Apple and pear growers are being warned they should start spraying against scab earlier than usual, ADAS top fruit consultant Chris Nicholson has advised.
After exceptionally warm temperatures for much of the autumn and winter, he said an early spring was on the cards.
As many growers learned to their cost last year, once scab gets established on the easily infected pristine leaf it is very difficult to eliminate. If the fruit is infected, as happened in some Weald of Kent Bramley orchards last year, it becomes fit only for juice production, resulting in a significant reduction in its value.
Nicholson said: “The most effective sprays are the first ones. Get [scab control] right from bud burst to petal fall and it’s more likely to remain right for the rest of the season. Spray at [or just before] bud burst of the earliest variety in the orchard — not necessarily the main one — and not a few days later.”
If the spring is early, growers must ensure that their orchards are clear of prunings to allow ease of access by sprayers, he urged. There was a dry spell towards the end of January and into early February when the pulverising of prunings without rutting alleyways was possible but then frequent rain made tractor operations very difficult.
“If there’s no chance all your pruning will be finished in time, ensure that orchards that are most at risk are pruned and the prunings pulverised or cleared before spraying begins,” advised Nicholson. “At the very least make sure every other alleyway is clear for the tractor.”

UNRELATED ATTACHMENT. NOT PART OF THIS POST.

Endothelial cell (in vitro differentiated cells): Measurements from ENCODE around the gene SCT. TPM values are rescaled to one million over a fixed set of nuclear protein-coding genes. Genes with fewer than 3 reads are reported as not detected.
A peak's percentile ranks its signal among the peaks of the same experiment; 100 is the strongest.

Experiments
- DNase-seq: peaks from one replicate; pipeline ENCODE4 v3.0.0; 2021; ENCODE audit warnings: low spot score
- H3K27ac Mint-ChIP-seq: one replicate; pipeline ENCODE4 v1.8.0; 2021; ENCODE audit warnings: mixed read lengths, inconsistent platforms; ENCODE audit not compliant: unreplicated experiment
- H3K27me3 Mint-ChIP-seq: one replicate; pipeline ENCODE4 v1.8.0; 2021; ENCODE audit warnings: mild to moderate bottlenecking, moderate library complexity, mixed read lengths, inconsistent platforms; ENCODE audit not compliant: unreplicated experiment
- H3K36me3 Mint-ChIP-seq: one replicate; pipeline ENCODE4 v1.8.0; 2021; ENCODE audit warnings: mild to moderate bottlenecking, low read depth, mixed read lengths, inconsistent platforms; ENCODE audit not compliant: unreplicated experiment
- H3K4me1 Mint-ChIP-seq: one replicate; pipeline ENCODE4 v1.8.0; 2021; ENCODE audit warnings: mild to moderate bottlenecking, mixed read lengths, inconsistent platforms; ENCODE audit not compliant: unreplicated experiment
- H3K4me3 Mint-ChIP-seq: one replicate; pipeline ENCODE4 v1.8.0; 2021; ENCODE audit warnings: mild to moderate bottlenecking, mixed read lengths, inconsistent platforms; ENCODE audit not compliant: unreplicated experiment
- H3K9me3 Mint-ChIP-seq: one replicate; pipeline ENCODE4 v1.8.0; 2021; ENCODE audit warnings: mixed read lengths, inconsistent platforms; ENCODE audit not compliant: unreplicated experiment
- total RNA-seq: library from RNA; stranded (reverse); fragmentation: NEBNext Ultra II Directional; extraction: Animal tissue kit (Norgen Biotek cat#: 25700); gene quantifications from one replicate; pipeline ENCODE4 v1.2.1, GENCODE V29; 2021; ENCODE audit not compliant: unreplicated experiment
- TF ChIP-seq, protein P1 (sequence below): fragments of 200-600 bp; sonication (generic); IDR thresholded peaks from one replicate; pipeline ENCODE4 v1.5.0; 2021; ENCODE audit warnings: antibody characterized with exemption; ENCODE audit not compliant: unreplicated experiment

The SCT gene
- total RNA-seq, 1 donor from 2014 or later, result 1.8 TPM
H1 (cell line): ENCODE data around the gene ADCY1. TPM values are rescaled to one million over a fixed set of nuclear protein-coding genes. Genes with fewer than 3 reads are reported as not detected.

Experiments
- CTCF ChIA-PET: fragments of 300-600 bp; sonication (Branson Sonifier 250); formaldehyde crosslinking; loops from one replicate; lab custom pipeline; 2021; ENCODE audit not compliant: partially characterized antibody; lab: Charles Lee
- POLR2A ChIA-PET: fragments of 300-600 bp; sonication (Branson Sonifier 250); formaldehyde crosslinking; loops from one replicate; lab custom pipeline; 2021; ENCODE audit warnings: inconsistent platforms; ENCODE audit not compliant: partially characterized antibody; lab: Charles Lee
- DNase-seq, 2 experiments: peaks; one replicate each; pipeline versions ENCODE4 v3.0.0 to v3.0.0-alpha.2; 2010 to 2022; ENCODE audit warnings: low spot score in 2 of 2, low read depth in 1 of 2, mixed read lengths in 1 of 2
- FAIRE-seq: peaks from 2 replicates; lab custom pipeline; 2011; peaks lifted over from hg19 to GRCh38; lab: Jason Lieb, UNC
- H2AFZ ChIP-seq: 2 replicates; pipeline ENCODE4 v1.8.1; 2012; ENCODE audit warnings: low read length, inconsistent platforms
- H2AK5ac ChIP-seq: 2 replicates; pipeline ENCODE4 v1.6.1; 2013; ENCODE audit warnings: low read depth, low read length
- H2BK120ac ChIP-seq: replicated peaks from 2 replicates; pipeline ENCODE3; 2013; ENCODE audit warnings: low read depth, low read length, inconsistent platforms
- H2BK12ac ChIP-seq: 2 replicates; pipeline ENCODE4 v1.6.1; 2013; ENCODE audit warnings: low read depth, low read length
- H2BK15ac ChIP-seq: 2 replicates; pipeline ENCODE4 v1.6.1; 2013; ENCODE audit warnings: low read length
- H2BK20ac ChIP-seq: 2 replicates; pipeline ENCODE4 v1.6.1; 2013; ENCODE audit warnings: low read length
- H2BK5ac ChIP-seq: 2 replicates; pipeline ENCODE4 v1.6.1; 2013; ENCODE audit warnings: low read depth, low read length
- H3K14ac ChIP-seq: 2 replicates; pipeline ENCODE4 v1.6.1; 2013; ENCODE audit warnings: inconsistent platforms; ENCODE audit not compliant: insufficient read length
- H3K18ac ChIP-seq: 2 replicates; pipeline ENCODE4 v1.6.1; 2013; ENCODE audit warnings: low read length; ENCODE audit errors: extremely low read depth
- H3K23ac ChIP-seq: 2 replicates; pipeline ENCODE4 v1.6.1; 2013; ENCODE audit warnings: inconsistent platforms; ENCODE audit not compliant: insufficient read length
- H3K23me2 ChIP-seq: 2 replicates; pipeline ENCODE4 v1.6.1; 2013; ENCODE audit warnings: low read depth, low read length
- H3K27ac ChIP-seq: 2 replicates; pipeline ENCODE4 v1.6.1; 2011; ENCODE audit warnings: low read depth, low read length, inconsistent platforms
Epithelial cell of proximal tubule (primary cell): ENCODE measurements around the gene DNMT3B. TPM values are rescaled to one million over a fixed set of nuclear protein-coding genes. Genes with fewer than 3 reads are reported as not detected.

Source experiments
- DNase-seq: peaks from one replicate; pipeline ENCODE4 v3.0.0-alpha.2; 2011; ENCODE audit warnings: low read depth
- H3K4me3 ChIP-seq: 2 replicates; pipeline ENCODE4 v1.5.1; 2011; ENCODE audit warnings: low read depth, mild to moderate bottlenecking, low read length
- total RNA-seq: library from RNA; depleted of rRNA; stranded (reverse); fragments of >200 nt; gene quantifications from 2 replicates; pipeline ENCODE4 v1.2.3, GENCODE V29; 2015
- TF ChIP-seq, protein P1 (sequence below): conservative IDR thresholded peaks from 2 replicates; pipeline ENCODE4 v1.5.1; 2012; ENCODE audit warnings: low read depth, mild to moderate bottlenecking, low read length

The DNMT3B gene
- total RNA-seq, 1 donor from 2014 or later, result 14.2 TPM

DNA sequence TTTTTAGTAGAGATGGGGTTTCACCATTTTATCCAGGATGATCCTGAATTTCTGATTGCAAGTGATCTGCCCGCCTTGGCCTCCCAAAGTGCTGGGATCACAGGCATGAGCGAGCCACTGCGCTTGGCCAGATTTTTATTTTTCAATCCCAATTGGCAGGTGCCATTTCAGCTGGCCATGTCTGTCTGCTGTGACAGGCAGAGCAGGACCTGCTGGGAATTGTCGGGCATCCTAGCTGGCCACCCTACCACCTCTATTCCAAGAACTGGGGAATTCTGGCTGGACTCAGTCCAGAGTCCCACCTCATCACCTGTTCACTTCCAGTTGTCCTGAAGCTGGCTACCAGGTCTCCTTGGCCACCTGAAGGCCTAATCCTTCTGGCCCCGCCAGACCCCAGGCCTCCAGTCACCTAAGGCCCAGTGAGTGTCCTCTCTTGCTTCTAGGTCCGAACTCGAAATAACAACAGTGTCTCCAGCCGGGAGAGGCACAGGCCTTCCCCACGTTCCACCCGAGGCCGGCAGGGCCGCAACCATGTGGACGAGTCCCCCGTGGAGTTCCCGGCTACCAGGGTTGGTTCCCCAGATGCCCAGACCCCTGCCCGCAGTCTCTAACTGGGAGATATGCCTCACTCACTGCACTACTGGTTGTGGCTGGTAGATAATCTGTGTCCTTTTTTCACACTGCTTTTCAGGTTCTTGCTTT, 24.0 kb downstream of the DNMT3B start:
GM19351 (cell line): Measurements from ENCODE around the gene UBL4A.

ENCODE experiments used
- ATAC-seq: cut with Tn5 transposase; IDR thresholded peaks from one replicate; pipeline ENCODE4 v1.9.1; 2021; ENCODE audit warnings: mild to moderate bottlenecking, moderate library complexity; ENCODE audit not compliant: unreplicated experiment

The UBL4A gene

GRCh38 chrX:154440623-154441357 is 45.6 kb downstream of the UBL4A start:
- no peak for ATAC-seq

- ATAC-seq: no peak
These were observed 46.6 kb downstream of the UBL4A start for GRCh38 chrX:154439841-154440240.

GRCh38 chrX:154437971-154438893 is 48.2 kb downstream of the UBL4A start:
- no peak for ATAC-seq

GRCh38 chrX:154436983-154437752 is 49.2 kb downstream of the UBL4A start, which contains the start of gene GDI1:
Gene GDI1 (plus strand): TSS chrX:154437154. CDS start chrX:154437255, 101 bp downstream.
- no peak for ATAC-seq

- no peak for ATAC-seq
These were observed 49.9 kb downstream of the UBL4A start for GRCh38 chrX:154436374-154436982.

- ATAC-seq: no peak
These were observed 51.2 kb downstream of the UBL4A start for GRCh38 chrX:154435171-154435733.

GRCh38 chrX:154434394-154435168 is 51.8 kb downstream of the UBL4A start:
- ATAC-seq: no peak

There is likely to be plenty of inoculum to launch a scab epidemic this spring. This is because warm, wet weather last August and October reactivated leaf scab so further infection occurred in orchards not receiving late fungicide sprays. Then conditions and the absence of hard frosts until well into autumn delayed leaf fall, which means infected leaves have had less time to rot and thus reduce the amount of inoculum. This overwinters in the form of ascospore-producing pseudothecia.
Some growers sprayed orchards pre-leaf fall with five per cent urea to accelerate leaf rotting. That has proved successful, particularly because there has been much more winter rainfall than last year.
A few growers went further to eliminate leaf inoculum by sweeping leaves into the alleys with rubber paddle machines and then pulverising them. Another method, adopted by a number of Continental growers, was to use forage harvesters to suck up the leaves and blow them into trailers and then cart them away to be composted.
But spraying with urea is the easiest option and, according to tests carried out at East Malling Research, it has the added advantage of destroying some superficial infection and preventing pseudothecia formation. It also favours the multiplication of microbes antagonistic to scab development and the bacteria causing leaf decomposition, and appears to make leaves more attractive to worms so they are pulled underground quickly.
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